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Comment Hold your nose (Score 1) 158

It comes as no surprise, that cases to defend civil liberties or other constitutional transgressions by the state will involve unsavory characters. No one wants this guys to go free if he actually did what he is accused of, however, a society HAS to ignore evidence that has been illegally obtained. Before the defenders say "you let this scum free on a technicality" I'd say if you couldn't catch this guy with legal evidence, you didn't catch him at all. They got a warrant, so they can't complain that time was a constraint. They just didn't stay within the bounds of the warrant. Basically, bad policing let this alleged scum bucket off.

Comment Re:All your music... (Score 1, Insightful) 74

Music never belonged to the listener. the concept of "owning music" was farcical to begin with. The concept of having your own personal version of music was the creation of something called the music industry. Industrial music. I haven't purchased a CD in 15 years and haven't downloaded an mp3 in more than 10. I listen to the radio and take in live performances in the local pub.

Drop recordings - throw them away. Support the artist directly via live performance. Consumption of recorded music only support industrial music - and the corruption that controls it.

Comment Re:Huh? (Score 1) 120

And as soon as you do a bit of water cycling through either the lunar or martian regolith, issues related to abrasion go away. The coagulation and binding of micro particles eliminates this. As for the perchlorates and other chemistry concerns, they of course, are still valid. Oxidation of the regolith will be rapid. I would expect that every new batch of regolith to be "converted" to soil will result in a series of blooms and die offs of different species of bacteria/fungi, as the oxides are converted. Certain species of grasses are fantastic at uptaking heavy metals from soil. I wouldn't be surprised if the mass conversion of regolith to soil takes several steps, involving several key species, over several seasons, to finally generate usable soil.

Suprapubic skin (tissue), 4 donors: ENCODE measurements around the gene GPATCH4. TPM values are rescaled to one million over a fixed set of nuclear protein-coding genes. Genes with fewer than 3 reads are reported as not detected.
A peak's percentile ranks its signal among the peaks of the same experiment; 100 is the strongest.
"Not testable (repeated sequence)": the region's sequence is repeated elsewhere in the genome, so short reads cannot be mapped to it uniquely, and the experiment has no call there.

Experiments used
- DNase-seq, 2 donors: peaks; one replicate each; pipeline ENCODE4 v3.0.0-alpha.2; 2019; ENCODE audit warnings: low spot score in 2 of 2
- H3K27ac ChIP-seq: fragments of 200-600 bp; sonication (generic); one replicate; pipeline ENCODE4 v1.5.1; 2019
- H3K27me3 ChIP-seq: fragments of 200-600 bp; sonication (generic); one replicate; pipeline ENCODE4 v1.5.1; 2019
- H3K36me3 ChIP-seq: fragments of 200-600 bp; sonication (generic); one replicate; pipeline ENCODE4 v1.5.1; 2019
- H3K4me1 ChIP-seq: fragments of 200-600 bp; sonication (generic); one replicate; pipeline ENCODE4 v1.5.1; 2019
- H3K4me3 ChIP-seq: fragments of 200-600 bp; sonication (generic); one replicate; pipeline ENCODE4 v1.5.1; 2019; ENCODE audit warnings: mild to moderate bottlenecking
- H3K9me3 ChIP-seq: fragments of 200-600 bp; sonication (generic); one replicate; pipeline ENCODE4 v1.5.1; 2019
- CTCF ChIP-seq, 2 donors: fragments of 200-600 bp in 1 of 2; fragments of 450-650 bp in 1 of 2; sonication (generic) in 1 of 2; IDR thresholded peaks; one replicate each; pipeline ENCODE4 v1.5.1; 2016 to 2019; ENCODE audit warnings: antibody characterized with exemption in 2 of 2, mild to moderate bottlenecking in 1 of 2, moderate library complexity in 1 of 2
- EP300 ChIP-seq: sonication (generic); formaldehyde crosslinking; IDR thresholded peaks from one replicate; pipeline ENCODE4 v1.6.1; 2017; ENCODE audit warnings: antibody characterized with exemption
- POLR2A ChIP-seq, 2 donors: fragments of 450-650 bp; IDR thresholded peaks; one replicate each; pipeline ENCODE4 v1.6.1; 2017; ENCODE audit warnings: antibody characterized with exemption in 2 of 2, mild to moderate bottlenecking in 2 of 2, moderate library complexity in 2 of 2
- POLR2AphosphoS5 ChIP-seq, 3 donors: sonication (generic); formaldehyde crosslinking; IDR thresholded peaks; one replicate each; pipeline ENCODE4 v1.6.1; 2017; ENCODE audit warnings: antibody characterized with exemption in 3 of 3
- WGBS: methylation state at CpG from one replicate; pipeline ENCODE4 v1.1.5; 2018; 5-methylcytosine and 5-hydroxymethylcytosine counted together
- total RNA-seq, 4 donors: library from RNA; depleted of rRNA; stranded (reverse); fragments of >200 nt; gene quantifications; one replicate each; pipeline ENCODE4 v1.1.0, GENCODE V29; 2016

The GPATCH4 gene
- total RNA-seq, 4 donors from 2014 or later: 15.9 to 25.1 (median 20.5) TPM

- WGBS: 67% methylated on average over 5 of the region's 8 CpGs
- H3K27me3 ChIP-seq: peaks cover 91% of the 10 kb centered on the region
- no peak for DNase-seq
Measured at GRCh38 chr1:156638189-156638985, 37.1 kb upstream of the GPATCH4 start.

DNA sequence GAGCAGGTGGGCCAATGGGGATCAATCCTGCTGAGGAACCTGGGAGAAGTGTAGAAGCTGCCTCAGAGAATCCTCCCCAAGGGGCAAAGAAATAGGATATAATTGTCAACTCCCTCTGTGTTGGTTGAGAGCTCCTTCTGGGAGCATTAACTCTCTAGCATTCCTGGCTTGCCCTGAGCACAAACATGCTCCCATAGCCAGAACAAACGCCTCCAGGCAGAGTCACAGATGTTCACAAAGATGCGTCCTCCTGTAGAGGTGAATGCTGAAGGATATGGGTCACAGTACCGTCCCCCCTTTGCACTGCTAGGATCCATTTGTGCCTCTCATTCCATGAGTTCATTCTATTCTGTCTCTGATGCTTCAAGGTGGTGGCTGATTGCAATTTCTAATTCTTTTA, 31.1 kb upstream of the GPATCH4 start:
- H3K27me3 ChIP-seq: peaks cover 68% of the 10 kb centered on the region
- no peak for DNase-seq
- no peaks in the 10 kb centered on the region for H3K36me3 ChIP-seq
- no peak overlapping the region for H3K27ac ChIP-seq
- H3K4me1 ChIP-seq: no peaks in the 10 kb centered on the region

Comment Re:Ride sharing? (Score 2) 105

Shhhh! Please don't start spreading truths. the marks will be upset if you point out that the Uber concept is to disguise a taxi service under a better term.

And by marks, I don't mean the foks being taken in a vehicle to a destination, I mean the investors being taken for a ride by Uber Inc.

Comment Re:Define human! (Score 1) 127

Lets just say this: Human is not the same as Homo sapiens. There are many members of our species that I would not classify as human beings - primarily for their lack of humanity.

Members of Homo sapiens are persons (biological into legal) and under American terminology, natural persons.

It is not sufficient for two organism types to be able to breed to be the same species, only that they have viable offspring. A mule is sterile, as is a liger.

These "hobbits" and Neanderthals, if alive today, would almost certainly be considered persons under the law. They would probably be viewed as human, but they would not be considered Homo Sapiens.

Technical and precise terms are required. Generalized words, like human, cannot be precise. Use the right tool for the job. Someone with far more brains and artistic skill could probably produce a Venn diagram highlighting this discussion

Comment Physical Standards ? (Score 1) 144

The article states that applicants should be "experts in their fields' and "in peak physical condition". We can all agree that they need to be technically competent in several technical areas, but I don't believe they need to be "experts". Also, while I can agree that the crew need to be in good shape, the important thing would be to ensure that the crew are in a physical condition best suited to minimize the chances of ill-health considering their environment. I do not believe that being of "peak physical condition" is necessarily required or desired.

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